Helping Physicians Become Leaders: A New Wharton Program
For all the vigorous debate about radically reforming American health care in the 21st century, there’s been little talk about how to shape physicians to become skilled to lead that overhaul — to re-invent the highly individualistic field of medicine for a new era of collaboration toward a stronger focus on wellness and prevention.
“Today we know that good care is really a team sport, and therefore the physician leader now has become a coach — or an orchestra conductor — of a variety of critical components that need to be woven together in order to deliver the best of care,” said Dr. Ken Abrams, managing director and Deloitte’s US Life Science and Health Care Chief Physician Executive.
Over the last year, Abrams and colleagues at Deloitte have worked with the Wharton School to design a first-of-its-kind program to address this gap. The Physician Leadership Academy will launch this fall, combining classroom sessions at Wharton’s Philadelphia and Deloitte University’s Dallas campuses with leadership coaching and peer mentoring to mold a new breed of health care executives.
“The future of health care demands physician leaders who are innovative, interdisciplinary thinkers with the skills to envision and shape the future,” says Wharton Associate Professor Guy David, who is the academic director of this new program.
Organizers say that what sets the Physician Leadership Academy apart from more traditional advanced education for physician executives is its dynamic, laser-like focus on the qualities of leadership, instead of a more conventional emphasis on business fundamentals.
That blind spot in traditional training for physicians seeking a management role is something that Abrams and the program’s other lead organizer — Dr. Andrew Wiesenthal, managing director in Deloitte’s Life Sciences Health Care Practice — say they experienced in their own careers.
Wiesenthal said that when he earned a masters degree in health care management from the Harvard School of Public Health, he was taught how to read balance sheets and perform cost accounting, but discovered that “the way that classical business schools teach management is not the same thing as leadership.” Most of what Wiesenthal says that he eventually came to know about leading a large organization came during three decades of on-the-job training at health care giant Kaiser Permanente; at Deloitte, he started to ponder a better way to teach leadership skills to physicians.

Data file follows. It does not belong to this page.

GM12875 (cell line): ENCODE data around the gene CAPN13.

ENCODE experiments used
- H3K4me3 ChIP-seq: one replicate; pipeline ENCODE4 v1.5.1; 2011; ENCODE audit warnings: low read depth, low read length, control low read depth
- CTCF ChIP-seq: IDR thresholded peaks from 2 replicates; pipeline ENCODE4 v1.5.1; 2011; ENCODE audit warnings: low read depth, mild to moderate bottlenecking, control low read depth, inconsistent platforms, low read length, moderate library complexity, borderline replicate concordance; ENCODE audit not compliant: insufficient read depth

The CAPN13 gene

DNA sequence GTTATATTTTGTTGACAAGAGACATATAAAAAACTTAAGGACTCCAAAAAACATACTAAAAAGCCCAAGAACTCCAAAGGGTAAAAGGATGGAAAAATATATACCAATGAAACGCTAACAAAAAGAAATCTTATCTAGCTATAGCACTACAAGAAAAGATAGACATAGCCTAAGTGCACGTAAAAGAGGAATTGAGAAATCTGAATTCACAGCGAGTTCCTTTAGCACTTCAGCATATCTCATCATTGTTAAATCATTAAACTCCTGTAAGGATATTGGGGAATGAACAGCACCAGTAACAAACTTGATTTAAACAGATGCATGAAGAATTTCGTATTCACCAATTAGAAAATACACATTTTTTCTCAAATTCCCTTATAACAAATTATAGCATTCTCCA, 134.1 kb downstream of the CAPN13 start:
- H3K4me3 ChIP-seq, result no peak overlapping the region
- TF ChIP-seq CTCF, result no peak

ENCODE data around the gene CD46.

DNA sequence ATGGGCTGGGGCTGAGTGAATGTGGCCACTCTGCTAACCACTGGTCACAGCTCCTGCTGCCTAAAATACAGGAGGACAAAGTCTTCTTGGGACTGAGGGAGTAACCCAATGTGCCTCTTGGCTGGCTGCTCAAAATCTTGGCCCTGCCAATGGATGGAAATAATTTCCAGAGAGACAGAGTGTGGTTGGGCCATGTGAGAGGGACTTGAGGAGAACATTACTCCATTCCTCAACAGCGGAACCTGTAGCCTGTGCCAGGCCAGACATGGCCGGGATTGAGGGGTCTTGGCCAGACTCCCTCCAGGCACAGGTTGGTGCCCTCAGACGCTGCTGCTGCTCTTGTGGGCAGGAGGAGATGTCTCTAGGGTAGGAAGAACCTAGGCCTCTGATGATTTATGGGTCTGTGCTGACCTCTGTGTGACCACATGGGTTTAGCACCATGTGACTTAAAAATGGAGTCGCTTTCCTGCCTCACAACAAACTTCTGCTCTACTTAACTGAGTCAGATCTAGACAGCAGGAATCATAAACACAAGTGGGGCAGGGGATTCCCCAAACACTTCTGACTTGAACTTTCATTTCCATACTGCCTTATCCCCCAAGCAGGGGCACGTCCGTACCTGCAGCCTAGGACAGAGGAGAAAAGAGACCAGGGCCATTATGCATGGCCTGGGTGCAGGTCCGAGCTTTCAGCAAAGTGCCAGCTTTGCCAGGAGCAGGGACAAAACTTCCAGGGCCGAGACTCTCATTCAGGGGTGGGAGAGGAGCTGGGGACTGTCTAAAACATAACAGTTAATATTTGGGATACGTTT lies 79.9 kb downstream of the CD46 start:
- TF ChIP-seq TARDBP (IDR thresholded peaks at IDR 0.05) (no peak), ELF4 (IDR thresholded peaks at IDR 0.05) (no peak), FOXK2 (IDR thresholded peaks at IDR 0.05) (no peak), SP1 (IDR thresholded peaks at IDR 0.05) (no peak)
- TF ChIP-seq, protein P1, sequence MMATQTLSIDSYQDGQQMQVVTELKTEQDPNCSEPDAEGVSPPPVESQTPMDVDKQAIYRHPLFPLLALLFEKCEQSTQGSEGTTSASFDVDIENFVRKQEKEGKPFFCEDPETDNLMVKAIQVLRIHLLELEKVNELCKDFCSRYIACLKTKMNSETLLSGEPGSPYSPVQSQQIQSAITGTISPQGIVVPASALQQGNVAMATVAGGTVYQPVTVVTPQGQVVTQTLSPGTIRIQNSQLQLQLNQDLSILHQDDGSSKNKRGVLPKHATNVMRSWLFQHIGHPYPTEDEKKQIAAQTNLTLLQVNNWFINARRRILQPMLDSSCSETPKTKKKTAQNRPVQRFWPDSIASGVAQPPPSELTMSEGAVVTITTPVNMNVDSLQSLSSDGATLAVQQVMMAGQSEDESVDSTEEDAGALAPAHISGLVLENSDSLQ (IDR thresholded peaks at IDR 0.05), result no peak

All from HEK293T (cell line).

The problem became more urgent, Wiesenthal and Abrams argue, as the drive for health-care reform moved away from the traditional fee-for-service model, with its emphasis on autonomous doctors or nurses — “the heroic individual model,” Wiesenthal called it — making treatment decisions about sick patients. “We’re shifting away from the break-fix model, where if you’re broken we will fix you,” Wiesenthal said. “We do that very well, but what we want to do is keep you from getting broken now, to the extent possible. It’s the old line from the car repair commercial, ‘You can pay me now or you can pay me later.’”
In 2013, Wiesenthal and three colleagues from Deloitte Consulting authored a piece for the New England Journal of Medicine on “The New Physician Leaders: Leaders for a Dynamic Health Care Industry.” The article noted that a 21st-century physician leader will need to grasp efficient operations management and finance, better understand using data to improve the quality of care, manage entire populations of patients rather than just individuals, and think about talent management for fellow doctors just as a top HR manager might. Those skills, they wrote, would lead to a more collaborative approach to improve patient outcomes at a lower cost.
Physician Leadership Academy grew out of that article. It now includes a Board of Advisors packed with leading health care executives, and an ambitious agenda that will begin almost as soon as participants sign up, with a leadership evaluation and formal coaching support. In addition to three separate three-day learning modules at Wharton and Deloitte University taught by experts from the school and elsewhere, participants will receive additional leadership mentoring, with the goal of joining a lifelong learning and support group.
Abrams said the academy will benefit both aspiring physician leaders and current executives looking to expand their portfolio and influence; it may, he noted, help some promising young doctors determine if a health care managerial role is the right path. Life sciences companies, medical-device firms, and governmental health-care organizations might also benefit from sending their rising talent, added Abrams.
“We anticipate,” said Abrams, “that organizations will have targeted physicians at earlier phases in their careers and want to invest in them, want to understand if this person is someone they would benefit from having in a responsible leadership role — and want to test that probability by having them engaged at a course like this.”